Reviewed by: evirei
Date: 02/03/2012
Summary: Revenge is beautiful

The best way to describe this movie, is to imagine this movie as an onion. It's really something simple, but what is interesting is the layers of complexity and suspense that will stings.

The storyline is a very typical crime thriller movie, which to most is predictable and average. Many might not enjoy the movie as it definately is not some pow-wow original movie, but what impress me is the level of detailing of the story which really boils down to lots of powerful acting, emotions, character development as well as truth/factual details.

It is to no surprise that Anthony Wong and Richie Ren manage to establish and wow the crowd with their acting, since both done this sort of character many times before. But what seems to interest me are the ladies. It's really interesting to see how Maggie and Candy both put up a stunning performance which really spills no beans about what's to come next.

I'm torn apart as on one side, I really enjoy the level of details to the movie and the character development while the flat and shallow storyline really kills.

Reviewer Score: 6

Reviewed by: Beat TG
Date: 08/20/2011
Summary: The most emotionally powerful Milkway movie to date

Johnnie To returns to home field after the past two years spent on making romance-oriented movies. Here, he's the producer and let one of his long-time students and frequent ADs (Law Wing-Cheong) take the task of helming the movie. And this time, they took the opportunity to subject themes of kidnapping and ransom to envision familiarity in new angles.

First things first, I must say that this is probably the most powerful movie to have been made from Milkyway Image to date. It's clear to me that To wanted to make big changes with his new output, for which he has successfully accomplished. To and co attempted something new and daring here in that they hit the stride big-time in terms of reaching viewers emotionally through a story and its' characters. It's very seldom you get to sympathize with characters of this scale in Milkyway movies, due to To and co usually being in high favor of visualized and stylized storytelling. Punished changes that and marks a new era which may probably be made into a tradition from here on.

The movie is strictly story/character-driven without the need to excess the narrative. Apart from the main antagonist (his intention behind the ransom he got and his fatal decision remained unclear), every main character is well-written and given enough screen-time to clear their emotional states and further motivate their actions. There's even hints of character development of other character that are aren't crucial to the story, such as the tycoon's manager and the bodyguard's former boss. The most importantly is the underlying message of everything which is impulsiveness: it asks you what it can cause, how that it can prevent things from happening, and whether or not it's a good or bad thing. Through the tycoon, the bodyguard to the tycoon's daughter and wife, the bodyguard's shady assistant, and the kidnapper's accomplices, you will see how all this is told and resolved. Overall, the instances made shows a magnificent makeover in choices being made to produce a Milkyway movie that I hope will continue in the future.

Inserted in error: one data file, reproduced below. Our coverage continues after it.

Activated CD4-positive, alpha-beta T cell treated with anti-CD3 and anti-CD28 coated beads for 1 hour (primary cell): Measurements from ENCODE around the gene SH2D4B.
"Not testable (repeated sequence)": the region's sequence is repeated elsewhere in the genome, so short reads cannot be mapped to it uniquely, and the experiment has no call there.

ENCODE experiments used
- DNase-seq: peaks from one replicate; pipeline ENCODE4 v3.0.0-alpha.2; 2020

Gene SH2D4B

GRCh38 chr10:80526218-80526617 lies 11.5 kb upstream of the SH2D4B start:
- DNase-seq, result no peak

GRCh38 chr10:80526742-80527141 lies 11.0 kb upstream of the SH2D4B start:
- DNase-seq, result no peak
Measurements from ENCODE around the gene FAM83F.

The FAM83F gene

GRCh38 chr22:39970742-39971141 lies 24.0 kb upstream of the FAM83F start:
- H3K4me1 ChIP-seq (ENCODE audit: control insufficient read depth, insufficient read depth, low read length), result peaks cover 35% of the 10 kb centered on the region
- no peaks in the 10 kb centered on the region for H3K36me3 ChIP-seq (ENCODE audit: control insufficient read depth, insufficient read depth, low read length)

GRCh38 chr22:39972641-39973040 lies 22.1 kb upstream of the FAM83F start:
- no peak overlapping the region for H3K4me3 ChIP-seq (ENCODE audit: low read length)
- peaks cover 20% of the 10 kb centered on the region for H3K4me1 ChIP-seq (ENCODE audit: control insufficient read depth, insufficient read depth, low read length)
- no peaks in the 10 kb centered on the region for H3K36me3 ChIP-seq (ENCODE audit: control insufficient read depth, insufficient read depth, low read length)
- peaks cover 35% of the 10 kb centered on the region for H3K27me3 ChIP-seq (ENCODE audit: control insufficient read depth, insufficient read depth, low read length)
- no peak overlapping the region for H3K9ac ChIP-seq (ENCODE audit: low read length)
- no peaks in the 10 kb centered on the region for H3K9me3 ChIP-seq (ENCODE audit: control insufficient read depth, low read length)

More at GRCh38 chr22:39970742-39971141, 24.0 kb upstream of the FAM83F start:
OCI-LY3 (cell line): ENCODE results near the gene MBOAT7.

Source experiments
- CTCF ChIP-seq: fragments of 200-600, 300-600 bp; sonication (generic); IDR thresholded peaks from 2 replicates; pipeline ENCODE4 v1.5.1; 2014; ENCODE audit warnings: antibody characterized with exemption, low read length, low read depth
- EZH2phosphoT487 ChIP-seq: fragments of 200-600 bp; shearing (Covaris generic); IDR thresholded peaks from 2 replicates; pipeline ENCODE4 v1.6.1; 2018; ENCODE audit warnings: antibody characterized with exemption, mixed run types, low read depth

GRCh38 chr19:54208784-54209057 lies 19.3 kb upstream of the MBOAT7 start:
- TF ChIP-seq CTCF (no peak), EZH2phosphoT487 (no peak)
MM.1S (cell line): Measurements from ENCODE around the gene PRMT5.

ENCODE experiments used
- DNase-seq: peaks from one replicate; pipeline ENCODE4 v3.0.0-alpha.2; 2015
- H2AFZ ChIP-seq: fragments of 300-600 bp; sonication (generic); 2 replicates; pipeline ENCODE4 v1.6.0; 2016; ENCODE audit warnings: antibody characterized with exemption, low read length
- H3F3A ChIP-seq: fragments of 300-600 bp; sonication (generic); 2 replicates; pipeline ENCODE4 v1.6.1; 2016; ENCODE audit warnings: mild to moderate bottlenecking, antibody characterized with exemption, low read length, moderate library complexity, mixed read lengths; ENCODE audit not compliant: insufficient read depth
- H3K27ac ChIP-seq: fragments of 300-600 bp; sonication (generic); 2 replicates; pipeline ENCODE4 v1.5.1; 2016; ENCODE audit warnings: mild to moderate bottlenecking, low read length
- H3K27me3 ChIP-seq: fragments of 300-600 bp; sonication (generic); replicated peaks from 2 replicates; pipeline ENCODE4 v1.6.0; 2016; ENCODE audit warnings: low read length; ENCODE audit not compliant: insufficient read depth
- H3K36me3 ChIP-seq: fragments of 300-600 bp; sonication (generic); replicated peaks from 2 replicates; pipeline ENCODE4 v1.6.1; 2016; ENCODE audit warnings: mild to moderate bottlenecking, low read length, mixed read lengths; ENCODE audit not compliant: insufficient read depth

Two things stood out the most to me though and what makes Punished totally worth seeing. The first is the acting. Richie Ren is someone I came to admire in Breaking News and he has since grown into a fine actor in his own right. But I think it wasn't until Accident that he started to show major improvements and here he keeps that up playing Anthony Wong's loyal bodyguard who will do anything to get things done fast while holding up his own private life outside the job. But the icing of the cake is none other than Wong himself. I haven't really been a fan of his roles in Milkyway movies (minus The Mission) because I feel he always plays the same cool, calm character with very little variety of acting. But he seems to really give insanely more effort I've ever seen from him as a hot-headed character who goes through alot to do as he wishes and to change himself, which shows in every single scene he appears in. Big bravura for both!

The second is the soundtrack. Punished marks a step further for the music composing (done by Guy Zerafa, David Klotz and Chung Chi-Wing) in Milkyway movies as well. Usually in Milkyway movies, the soundtracks consist of various instruments that wholeheartedly reflects the quirkiness/peculiars of To's personal storytelling (the reason why I love the music in his work) but as far as conjugating the music within the emotional context of the story/characters it's mostly non-existent because it was mostly about the beauty of the narrative. But To made sure that story/characters were main priority so decided to use instruments for more intensified and gripping effect. The music ends up somewhat conventional compared to other soundtracks but it's highly serviceable and still pays off having a new sound to it and fitting perfectly in the movie's dramatic scenes.

After seeing alot of changes and evolution with To and co in not just film styling but also them growing big balls of their favorite actors (first Lau Ching-Wan in Mad Detective, Simon Yam in Sparrow, now Anthony Wong in Punished), it's really incredible to see that Hong Kong still got talented people to produce great movies and keep the HK style of film-making away from declining.

Reviewer Score: 8